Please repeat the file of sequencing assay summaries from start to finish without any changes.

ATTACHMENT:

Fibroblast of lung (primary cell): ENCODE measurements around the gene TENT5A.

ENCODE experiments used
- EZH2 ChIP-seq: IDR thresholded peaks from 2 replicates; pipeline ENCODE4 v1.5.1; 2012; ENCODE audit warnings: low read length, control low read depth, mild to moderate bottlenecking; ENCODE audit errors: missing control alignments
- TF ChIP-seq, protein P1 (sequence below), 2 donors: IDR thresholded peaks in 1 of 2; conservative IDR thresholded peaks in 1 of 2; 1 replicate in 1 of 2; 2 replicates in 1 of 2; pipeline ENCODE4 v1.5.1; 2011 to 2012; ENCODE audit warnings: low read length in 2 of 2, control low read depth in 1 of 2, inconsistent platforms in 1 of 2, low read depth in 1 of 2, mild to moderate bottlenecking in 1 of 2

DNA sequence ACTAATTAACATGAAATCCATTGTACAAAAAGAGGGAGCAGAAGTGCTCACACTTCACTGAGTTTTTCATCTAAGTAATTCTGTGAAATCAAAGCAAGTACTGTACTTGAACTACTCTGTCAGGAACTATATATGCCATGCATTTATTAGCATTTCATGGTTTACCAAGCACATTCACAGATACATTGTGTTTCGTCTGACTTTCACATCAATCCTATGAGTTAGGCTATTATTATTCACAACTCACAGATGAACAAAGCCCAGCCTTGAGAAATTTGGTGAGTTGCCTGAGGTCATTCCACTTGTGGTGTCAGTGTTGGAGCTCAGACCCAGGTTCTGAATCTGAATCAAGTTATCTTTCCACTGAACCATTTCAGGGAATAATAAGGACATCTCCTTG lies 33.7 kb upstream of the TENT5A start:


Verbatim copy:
Fibroblast of lung (primary cell): ENCODE measurements around the gene TENT5A.

ENCODE experiments used
- EZH2 ChIP-seq: IDR thresholded peaks from 2 replicates; pipeline ENCODE4 v1.5.1; 2012; ENCODE audit warnings: low read length, control low read depth, mild to moderate bottlenecking; ENCODE audit errors: missing control alignments
- TF ChIP-seq, protein P1 (sequence below), 2 donors: IDR thresholded peaks in 1 of 2; conservative IDR thresholded peaks in 1 of 2; 1 replicate in 1 of 2; 2 replicates in 1 of 2; pipeline ENCODE4 v1.5.1; 2011 to 2012; ENCODE audit warnings: low read length in 2 of 2, control low read depth in 1 of 2, inconsistent platforms in 1 of 2, low read depth in 1 of 2, mild to moderate bottlenecking in 1 of 2

DNA sequence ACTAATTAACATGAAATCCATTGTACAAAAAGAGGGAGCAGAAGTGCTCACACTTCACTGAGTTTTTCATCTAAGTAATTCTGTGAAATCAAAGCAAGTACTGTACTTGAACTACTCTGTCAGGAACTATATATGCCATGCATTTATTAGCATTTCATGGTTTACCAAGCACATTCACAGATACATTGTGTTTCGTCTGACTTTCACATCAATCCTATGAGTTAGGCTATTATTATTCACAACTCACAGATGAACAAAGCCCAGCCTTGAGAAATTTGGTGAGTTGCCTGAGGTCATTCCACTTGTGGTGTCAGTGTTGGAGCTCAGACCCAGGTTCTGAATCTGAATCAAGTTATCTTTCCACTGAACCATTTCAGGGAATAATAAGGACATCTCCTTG lies 33.7 kb upstream of the TENT5A start: